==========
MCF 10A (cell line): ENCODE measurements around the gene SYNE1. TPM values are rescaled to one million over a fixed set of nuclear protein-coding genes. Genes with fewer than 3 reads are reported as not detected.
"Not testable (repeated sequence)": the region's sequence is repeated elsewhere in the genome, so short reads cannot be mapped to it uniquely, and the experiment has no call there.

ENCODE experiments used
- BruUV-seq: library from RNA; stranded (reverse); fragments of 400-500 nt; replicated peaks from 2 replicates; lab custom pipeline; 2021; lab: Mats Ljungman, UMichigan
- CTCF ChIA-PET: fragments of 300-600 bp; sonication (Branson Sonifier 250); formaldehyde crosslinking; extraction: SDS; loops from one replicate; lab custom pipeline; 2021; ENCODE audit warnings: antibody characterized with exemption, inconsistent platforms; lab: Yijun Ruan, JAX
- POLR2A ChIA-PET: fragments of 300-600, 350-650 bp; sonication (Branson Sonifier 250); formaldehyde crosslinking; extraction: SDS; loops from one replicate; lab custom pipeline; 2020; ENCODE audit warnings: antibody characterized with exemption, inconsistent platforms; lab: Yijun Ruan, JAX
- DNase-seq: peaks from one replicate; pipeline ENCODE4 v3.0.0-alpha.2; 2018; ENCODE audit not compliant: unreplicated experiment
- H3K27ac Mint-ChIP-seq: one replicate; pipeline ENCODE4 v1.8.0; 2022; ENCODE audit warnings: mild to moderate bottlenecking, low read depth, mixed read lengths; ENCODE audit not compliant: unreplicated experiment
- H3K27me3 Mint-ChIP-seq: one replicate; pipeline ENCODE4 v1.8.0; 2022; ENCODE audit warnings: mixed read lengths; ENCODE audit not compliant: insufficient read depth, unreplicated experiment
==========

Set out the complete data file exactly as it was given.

MCF 10A (cell line): ENCODE measurements around the gene SYNE1. TPM values are rescaled to one million over a fixed set of nuclear protein-coding genes. Genes with fewer than 3 reads are reported as not detected.
"Not testable (repeated sequence)": the region's sequence is repeated elsewhere in the genome, so short reads cannot be mapped to it uniquely, and the experiment has no call there.

ENCODE experiments used
- BruUV-seq: library from RNA; stranded (reverse); fragments of 400-500 nt; replicated peaks from 2 replicates; lab custom pipeline; 2021; lab: Mats Ljungman, UMichigan
- CTCF ChIA-PET: fragments of 300-600 bp; sonication (Branson Sonifier 250); formaldehyde crosslinking; extraction: SDS; loops from one replicate; lab custom pipeline; 2021; ENCODE audit warnings: antibody characterized with exemption, inconsistent platforms; lab: Yijun Ruan, JAX
- POLR2A ChIA-PET: fragments of 300-600, 350-650 bp; sonication (Branson Sonifier 250); formaldehyde crosslinking; extraction: SDS; loops from one replicate; lab custom pipeline; 2020; ENCODE audit warnings: antibody characterized with exemption, inconsistent platforms; lab: Yijun Ruan, JAX
- DNase-seq: peaks from one replicate; pipeline ENCODE4 v3.0.0-alpha.2; 2018; ENCODE audit not compliant: unreplicated experiment
- H3K27ac Mint-ChIP-seq: one replicate; pipeline ENCODE4 v1.8.0; 2022; ENCODE audit warnings: mild to moderate bottlenecking, low read depth, mixed read lengths; ENCODE audit not compliant: unreplicated experiment
- H3K27me3 Mint-ChIP-seq: one replicate; pipeline ENCODE4 v1.8.0; 2022; ENCODE audit warnings: mixed read lengths; ENCODE audit not compliant: insufficient read depth, unreplicated experiment